Wage and Hour
Employers Need Policies to Address Employee Overtime Via Latest Technology
Smartphones and other devices have made it easier than ever for employees to perform work anywhere, anytime, but such activity also can make employers liable for unpaid overtime, warned management attorney Melissa Fleischer, the founder of the HR Learning Center.
Employers must make sure to address employees’ work after hours via email, texts, and instant messaging to avoid liability under the Fair Labor Standards Act, Fleischer told BNA March 4.
“Being in the 21st century where we can instantly respond to emails, IM’s, text messages, etc., is amazing, but it has its downsides as well,” she said. “One of these is with regard to the wage and hour laws because now employees always seem to be on the clock.”
According to Fleischer, employers are required to pay employees for after hours work that is conducted virtually. She recommended that employers implement policies prohibiting employees from working overtime without written consent from their managers, and those policies should clearly specify that responding to email or texts after hours constitutes overtime work.
However, Fleischer said that employers are in a tough situation, because if an employee disregards this policy and responds to emails after hours, the employer cannot discipline the employee by refusing to pay him or her the overtime incurred. “Once the employer is aware that the employee has performed the work, the employer must compensate the employee for such work even if it was done in violation of the employer’s policies,” she said.
Several Cases Involving Smartphones.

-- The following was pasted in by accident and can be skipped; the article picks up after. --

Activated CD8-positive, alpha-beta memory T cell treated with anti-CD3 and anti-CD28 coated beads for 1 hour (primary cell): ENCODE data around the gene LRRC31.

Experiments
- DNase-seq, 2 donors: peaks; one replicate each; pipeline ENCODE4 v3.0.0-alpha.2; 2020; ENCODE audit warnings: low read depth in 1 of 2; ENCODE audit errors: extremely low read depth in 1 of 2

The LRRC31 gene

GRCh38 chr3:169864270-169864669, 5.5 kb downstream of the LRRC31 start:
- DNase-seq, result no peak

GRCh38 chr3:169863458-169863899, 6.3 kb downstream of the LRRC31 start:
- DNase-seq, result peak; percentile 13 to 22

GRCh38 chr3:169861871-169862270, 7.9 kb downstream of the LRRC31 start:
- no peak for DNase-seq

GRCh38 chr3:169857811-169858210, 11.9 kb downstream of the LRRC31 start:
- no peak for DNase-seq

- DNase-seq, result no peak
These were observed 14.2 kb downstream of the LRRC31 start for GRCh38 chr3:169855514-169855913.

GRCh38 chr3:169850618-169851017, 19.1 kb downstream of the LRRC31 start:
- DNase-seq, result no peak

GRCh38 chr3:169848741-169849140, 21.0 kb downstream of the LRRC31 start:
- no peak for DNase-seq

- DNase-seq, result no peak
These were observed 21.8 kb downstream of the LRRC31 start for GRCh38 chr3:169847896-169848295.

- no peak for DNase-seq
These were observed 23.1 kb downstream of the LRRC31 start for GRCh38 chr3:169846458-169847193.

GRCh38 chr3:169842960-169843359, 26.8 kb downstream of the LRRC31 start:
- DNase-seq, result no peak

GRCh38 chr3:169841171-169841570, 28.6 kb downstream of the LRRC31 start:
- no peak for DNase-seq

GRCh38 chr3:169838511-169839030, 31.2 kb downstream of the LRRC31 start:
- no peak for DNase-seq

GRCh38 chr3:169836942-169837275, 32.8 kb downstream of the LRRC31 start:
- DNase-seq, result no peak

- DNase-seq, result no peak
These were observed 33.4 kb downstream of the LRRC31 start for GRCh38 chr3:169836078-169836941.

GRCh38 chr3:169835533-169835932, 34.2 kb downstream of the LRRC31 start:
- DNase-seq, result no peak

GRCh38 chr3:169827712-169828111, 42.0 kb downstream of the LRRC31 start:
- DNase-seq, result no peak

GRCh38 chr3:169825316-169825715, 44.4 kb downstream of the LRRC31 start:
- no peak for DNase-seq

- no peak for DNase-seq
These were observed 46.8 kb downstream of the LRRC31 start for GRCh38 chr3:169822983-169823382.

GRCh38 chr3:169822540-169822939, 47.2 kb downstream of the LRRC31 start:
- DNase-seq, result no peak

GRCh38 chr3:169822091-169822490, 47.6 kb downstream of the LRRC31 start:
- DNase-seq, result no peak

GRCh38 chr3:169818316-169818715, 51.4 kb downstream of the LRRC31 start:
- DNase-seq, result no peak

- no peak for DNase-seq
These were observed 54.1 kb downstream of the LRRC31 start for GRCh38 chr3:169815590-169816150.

“The legal peril for employers is when they do not compensate employees for this after-hours work,” Fleischer said.
There have been an increasing number of cases that have been brought as class actions in which employees have alleged that they are entitled to back overtime that was not paid to them as a result of their responding to emails and text messages after hours, she said.
Those cases include:
• a case against T-Mobile where employees alleged they were required to use smartphones to respond to customer concerns and complaints after hours;
• a case brought by employees of CB Richard Ellis who alleged they were issued and required to carry Blackberry smartphones to keep in touch during hours they were off; and
• a recent case by a sergeant with the Chicago Police Department who alleged that he and other police officers were required to use their Blackberry smartphones to perform work off-duty.
Fleischer said beyond a policy prohibiting overtime by nonexempt workers, one of the best practices for employers is to not issue smartphones or other technologies to such workers.
Human resources can best help employers avoid FLSA litigation by providing training to employees so they understand that using virtual correspondence for work outside of business hours is in violation of the employer’s policies, she said, even if it is done on their own phones.
Copyright 2013, The Bureau of National Affairs, Inc.
Reproduced with permission from Human Resources
Report, 31 HRR 247 (March 14, 2013). Copyright 2013
by The Bureau of National Affairs, Inc.